New York Jets and the idea that an elite edge rusher is necessary

There is a narrative around the New York Jets that they must have an elite edge rusher in order to succeed. However, is that, in fact, the case?

As the New York Jets head closer and closer to the NFL draft, a realization is coming true. They just may be stuck with the number three pick. The interest in moving up is just seeming less likely to be there.

This quarterback class is nothing like last year’s version, and that is the position teams trade up for. As long as Kyler Murray is chosen number one as he is expected to be, the likelihood of moving back drops way down.

As much as Mike Maccagnan wants to move down, he isn’t going to do it just because. If he doesn’t get a good offer he is going to stay at three.What

There is a theme that resounds around the fan base about where the Jets need to go from this spot.

Edge rusher. Most everyone wants an edge rusher. People want Nick Bosa, if he makes it to number three. Others want Josh Allen.

The majority wants to look at the edge. Some would like them to pick Quinnen Williams, but it’s hardly a majority at this point.

Why? Because you “need a rush off the edge”. They must have a presence on the edge, right? Time to get that elite pass rusher.

Right? Maybe not.

Granted, getting our first since the days of John Abraham would be nice. But is it necessary?

What about this idea of interior pressure instead? Believe it or not, a couple of teams are already getting away from giving big money to edge rushers, including our friends from New England (via Thomas Mays of The Ringer):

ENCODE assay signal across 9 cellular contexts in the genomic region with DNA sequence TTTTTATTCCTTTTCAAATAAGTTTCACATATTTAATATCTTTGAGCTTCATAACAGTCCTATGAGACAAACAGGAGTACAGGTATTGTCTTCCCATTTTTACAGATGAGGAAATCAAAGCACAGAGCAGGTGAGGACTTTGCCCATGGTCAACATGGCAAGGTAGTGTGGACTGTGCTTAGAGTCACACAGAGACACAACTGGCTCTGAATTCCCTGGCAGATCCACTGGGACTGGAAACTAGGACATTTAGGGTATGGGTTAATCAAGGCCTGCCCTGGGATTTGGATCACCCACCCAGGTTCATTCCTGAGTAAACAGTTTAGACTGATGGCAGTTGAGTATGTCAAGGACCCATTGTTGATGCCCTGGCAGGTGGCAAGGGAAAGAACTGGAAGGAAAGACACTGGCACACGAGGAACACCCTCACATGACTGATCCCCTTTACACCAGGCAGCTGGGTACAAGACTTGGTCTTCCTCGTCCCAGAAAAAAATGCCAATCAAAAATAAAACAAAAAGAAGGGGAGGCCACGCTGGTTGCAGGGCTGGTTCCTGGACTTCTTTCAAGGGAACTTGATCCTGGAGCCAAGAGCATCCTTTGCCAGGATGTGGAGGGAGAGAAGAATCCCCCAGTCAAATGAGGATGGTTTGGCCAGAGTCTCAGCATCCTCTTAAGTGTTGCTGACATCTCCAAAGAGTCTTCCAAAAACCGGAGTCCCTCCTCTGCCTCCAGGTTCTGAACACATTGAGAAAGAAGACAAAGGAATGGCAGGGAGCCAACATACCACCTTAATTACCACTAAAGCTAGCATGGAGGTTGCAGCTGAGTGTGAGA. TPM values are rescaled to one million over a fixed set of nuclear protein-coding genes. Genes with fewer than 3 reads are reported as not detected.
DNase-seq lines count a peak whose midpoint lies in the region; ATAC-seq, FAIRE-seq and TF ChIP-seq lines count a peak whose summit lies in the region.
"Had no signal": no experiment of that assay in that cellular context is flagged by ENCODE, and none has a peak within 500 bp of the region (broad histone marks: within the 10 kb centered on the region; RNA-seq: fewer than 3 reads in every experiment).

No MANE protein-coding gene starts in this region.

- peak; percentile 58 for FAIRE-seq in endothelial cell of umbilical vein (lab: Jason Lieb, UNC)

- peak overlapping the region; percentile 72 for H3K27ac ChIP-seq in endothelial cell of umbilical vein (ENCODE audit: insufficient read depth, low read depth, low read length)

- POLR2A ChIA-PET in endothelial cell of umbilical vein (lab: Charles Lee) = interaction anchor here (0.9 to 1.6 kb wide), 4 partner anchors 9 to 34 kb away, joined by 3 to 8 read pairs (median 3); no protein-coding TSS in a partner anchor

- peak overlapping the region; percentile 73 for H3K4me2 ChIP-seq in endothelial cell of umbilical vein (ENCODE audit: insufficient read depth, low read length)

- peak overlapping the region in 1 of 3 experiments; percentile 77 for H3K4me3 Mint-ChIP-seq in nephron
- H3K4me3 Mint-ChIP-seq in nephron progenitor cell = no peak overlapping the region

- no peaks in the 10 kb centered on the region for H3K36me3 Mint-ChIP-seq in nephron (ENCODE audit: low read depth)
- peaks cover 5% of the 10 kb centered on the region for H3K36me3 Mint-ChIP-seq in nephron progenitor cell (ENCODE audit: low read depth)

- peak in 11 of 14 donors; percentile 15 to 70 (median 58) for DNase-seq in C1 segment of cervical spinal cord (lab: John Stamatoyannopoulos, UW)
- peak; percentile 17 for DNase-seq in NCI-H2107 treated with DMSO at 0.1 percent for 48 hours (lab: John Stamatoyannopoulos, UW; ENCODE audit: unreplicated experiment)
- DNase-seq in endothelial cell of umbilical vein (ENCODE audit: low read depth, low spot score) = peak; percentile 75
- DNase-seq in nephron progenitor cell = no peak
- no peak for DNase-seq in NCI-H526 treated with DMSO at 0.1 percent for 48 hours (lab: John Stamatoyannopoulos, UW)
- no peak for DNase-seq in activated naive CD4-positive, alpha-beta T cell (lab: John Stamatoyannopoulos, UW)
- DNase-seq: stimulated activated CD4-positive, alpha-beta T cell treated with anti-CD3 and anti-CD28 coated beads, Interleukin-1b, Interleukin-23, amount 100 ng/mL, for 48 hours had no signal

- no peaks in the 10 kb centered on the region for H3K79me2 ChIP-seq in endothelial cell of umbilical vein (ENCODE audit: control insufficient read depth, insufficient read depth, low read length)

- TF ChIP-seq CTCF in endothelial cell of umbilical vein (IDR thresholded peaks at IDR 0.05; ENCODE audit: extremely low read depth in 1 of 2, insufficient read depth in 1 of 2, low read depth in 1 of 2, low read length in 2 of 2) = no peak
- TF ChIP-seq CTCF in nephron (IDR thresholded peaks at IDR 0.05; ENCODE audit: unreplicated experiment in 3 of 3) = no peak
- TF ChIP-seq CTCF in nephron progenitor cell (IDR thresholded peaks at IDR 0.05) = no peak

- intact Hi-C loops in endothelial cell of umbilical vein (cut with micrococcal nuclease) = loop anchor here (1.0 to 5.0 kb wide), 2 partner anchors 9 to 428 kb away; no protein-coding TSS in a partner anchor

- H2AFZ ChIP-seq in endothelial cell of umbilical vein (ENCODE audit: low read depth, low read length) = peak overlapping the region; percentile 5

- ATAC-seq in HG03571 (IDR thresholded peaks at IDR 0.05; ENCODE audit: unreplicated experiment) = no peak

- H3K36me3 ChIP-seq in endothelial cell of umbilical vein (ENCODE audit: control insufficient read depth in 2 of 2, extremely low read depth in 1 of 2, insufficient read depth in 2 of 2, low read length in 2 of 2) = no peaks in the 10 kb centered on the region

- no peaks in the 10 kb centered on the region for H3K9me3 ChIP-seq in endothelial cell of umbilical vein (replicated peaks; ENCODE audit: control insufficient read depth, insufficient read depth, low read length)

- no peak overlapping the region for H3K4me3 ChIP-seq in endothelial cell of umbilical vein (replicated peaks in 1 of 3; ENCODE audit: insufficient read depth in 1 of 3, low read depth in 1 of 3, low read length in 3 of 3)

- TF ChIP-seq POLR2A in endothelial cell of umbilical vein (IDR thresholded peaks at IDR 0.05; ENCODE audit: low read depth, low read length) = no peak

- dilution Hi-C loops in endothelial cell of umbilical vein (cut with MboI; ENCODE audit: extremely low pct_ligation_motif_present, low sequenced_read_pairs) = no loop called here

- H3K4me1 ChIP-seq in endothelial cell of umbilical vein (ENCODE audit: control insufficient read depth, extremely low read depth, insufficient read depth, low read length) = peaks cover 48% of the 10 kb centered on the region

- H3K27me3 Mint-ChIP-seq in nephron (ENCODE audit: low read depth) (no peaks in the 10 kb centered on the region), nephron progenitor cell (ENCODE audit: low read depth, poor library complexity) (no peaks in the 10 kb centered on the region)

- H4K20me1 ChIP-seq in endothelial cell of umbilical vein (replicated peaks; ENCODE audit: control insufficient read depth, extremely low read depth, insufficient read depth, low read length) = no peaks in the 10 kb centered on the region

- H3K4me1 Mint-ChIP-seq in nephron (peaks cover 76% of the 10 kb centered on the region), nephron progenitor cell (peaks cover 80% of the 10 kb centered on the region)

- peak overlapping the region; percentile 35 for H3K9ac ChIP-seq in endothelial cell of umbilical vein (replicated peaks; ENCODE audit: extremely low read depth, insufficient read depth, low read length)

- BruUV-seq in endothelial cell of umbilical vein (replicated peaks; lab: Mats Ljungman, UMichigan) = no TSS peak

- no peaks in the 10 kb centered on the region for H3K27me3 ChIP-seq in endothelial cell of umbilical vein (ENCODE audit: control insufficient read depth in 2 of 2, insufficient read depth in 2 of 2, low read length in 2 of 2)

New England often looks for edge rushers in the free-agent and trade markets, but rarely dabbles in high-end talent. The Patriots have been to four Super Bowls in the past five seasons. None of those Super Bowl teams ranked higher than 23rd in percentage of the cap allocated to true edge rushers (i.e. Dont’a Hightower’s number is excluded from 2016), and twice, they’ve finished dead last (2017 and 2014). In 2018, they ranked 30th at 5.7 percent.

The Chiefs made similar moves of late, letting Justin Houston walk and trading Dee Ford to the 49ers.

Why move in this direction? Well, interior pressure is far different from edge pressure, and one could argue that it is more effective.

When the pass rusher comes from around the edge, it gives the quarterback the chance to step up in the pocket and make the throw. That’s not to say that edge rushers won’t get sacks, it’s just that they can be easier to avoid.

Inside pressure comes right into the quarterback’s face. When that happens, they leave the quarterback with less room to escape and they become easier to bring down.

Now is this the trend of the league? We will find out. But if the Jets take Williams, they could be following the footsteps of two of the league’s best teams.